Unfortunately, there's no way to really avoid this. You will need to understand how PMI defines the project planning process. In general, PMI defines the project planning process as the development and maintenance of the project plan. That's straightforward. However, it is the 11-step breakdown of core project planning and the inter-relationships among those 11 processes that may be "less than straightforward."
The PMBOK definition of project planning is accurate, complete, and logical. The confusing element is that in our real-life experiences, we simply have not thought about each of these steps in the same way as PMI. It is also possible that we, as project managers, simply execute these steps naturally (or in rare circumstances, perhaps this level of diligence is not always exercised during project planning).
Table 4.1 describes how PMI defines the core project planning process, and the content in this table describes what Figure 4.1 depicts. Note that Table 4.1 provides references back to where these processes can be found in the PMBOK. Pay particular attention to the PMBOK reference terminology.
Figure 4.1. Core project planning process flow.
Table 4.1. Translation of PMI Core Project Planning Process
Planning Step Description
PMBOK Process Reference
Perform a detailed assessment of the requested product and project alternatives. Determine the objectives, products, and deliverables for the project.
5.2: Scope Planning
Break down (decompose) the project deliverables and products into logical chunks (work packages) that can be estimated, resourced, and managed.
5.3: Scope Definition
Once you have the work of the project broken down, you can determine what resources you need to accomplish the work and begin to estimate the effort required.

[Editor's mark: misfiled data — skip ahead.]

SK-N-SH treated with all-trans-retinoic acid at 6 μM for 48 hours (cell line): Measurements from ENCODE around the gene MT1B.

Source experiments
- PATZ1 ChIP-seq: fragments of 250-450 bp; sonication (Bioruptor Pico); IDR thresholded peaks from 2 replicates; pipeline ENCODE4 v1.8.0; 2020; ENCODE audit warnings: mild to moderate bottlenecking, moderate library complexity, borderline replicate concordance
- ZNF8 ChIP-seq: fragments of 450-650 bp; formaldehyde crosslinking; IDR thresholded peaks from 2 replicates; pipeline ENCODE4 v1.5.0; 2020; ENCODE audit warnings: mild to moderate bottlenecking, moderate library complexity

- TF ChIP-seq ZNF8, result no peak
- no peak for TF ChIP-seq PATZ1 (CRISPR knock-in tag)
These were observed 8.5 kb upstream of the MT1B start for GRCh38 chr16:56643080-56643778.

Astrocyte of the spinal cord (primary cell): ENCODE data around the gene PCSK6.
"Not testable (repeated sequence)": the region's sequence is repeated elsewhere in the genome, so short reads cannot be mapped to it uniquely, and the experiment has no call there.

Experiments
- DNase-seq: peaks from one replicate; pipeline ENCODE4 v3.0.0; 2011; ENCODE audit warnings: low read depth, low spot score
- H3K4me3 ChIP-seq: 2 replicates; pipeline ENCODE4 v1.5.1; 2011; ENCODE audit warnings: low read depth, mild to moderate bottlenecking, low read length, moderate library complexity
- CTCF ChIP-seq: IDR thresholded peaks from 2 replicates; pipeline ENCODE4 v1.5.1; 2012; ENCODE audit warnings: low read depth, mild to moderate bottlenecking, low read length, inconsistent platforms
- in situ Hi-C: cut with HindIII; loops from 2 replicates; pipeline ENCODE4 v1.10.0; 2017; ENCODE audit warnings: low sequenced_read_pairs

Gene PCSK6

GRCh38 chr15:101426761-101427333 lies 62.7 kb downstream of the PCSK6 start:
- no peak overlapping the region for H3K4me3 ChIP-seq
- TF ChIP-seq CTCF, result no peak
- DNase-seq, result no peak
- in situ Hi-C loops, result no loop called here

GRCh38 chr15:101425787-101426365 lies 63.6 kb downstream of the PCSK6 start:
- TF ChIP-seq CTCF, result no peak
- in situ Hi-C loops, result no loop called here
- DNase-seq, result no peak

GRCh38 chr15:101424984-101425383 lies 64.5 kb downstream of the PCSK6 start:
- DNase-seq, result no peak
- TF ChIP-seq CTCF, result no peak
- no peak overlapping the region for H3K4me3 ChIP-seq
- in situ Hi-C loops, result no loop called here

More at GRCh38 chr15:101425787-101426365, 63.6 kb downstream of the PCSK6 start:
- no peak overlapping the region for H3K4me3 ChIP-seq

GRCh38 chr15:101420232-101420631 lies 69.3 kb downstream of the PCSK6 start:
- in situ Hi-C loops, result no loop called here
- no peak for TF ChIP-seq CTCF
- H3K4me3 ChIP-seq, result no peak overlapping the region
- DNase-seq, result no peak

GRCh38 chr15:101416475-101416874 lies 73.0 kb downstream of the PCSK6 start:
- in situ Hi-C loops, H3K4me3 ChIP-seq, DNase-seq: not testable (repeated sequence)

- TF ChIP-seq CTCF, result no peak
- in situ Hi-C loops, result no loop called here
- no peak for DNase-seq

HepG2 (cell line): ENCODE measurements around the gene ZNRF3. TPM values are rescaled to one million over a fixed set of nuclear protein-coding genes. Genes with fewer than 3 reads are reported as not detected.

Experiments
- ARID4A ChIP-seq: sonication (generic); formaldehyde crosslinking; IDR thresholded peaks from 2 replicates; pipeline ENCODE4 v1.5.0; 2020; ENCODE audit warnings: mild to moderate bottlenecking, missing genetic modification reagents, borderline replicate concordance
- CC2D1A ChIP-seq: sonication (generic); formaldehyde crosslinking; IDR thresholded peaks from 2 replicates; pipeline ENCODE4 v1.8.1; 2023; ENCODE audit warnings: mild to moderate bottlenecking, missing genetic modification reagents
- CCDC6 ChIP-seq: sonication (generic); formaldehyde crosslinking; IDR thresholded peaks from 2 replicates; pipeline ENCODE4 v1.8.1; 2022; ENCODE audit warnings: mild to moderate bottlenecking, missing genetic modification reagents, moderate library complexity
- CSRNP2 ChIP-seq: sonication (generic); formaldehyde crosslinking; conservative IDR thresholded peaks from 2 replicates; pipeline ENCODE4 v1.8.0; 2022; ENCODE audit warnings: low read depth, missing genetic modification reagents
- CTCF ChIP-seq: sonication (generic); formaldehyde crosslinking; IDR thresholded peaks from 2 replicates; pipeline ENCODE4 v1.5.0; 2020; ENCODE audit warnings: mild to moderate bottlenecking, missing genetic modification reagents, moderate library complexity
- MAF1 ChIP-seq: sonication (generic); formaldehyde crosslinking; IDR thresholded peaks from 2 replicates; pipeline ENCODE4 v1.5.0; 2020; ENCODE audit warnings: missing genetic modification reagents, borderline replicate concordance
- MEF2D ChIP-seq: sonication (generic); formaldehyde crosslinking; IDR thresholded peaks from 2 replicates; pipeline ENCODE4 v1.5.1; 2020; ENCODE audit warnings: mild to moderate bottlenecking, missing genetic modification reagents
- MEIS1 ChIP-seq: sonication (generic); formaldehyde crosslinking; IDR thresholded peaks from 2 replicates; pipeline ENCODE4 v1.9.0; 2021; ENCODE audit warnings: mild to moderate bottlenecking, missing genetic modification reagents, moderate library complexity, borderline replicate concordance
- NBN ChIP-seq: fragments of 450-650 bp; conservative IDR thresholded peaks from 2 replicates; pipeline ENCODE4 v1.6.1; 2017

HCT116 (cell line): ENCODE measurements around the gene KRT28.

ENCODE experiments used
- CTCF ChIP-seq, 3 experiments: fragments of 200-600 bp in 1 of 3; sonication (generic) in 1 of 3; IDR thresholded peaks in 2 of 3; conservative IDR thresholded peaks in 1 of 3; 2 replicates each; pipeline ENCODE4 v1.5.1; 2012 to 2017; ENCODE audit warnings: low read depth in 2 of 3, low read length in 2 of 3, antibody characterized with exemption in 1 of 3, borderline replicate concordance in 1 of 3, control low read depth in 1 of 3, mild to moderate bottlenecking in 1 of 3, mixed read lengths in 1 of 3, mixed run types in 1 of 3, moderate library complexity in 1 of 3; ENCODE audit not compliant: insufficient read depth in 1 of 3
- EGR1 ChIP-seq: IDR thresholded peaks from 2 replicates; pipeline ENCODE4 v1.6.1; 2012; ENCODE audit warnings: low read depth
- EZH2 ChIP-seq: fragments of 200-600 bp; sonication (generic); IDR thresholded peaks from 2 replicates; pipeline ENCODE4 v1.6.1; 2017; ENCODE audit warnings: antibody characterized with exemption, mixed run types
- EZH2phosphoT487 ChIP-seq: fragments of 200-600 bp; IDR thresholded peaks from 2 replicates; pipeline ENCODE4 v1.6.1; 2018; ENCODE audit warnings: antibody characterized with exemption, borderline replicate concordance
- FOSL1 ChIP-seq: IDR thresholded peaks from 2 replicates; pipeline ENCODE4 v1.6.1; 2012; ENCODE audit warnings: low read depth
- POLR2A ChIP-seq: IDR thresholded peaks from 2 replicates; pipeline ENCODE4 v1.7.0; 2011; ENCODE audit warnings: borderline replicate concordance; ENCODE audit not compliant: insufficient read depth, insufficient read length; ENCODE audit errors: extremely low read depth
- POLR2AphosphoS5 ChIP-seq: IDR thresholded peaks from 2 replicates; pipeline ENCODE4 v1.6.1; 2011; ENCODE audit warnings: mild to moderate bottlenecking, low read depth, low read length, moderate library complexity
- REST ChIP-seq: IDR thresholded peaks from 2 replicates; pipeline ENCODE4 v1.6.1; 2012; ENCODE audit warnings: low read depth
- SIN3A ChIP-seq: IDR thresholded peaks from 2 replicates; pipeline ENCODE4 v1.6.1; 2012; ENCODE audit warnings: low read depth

7.1: Resource Planning
6.1: Activity Definition
For each logical chunk of work (WBS work package), identify each key activity that is required to complete the work.
6.1: Activity Definition
For each activity, estimate the effort to perform the activity.
6.3: Activity Duration Estimating
Once you know your resource requirements and your estimated work efforts, estimate your project costs.
7.2: Cost Estimating
Once you know your key work activities, determine the logical relationships and dependencies between them.
6.2: Activity Sequencing
Once you know the estimated effort/duration for each work activity and the logical relationships between them, a project schedule.
6.4: Schedule Development
Once you know the estimated costs (by resource and work activity effort) and the project schedule, develop the project budget and cost baseline.
7.3: Cost Budgeting
Include the project schedule and cost baseline in the project plan.
4.1: Project Plan Development
To succeed on the exam, you must know the definitions, relationships, key inputs, and outputs for each of the core planning processes detailed in Table 4.1.
The process flow diagram shown in Figure 4.1 illustrates how the steps in Table 4.1 relate to each other. This diagram also demonstrates how the key results (output) from one step are used by the other steps.
The process flow in Figure 4.1 corrects an inconsistency in the PMBOK. The project planning process flow depicted in Section 3.3.2 of the PMBOK does not show a flow from schedule development to cost budgeting, although the information in Section 7.3.1, "Inputs to Cost Budgeting," clearly indicates that the project schedule is a key input to the cost budgeting step.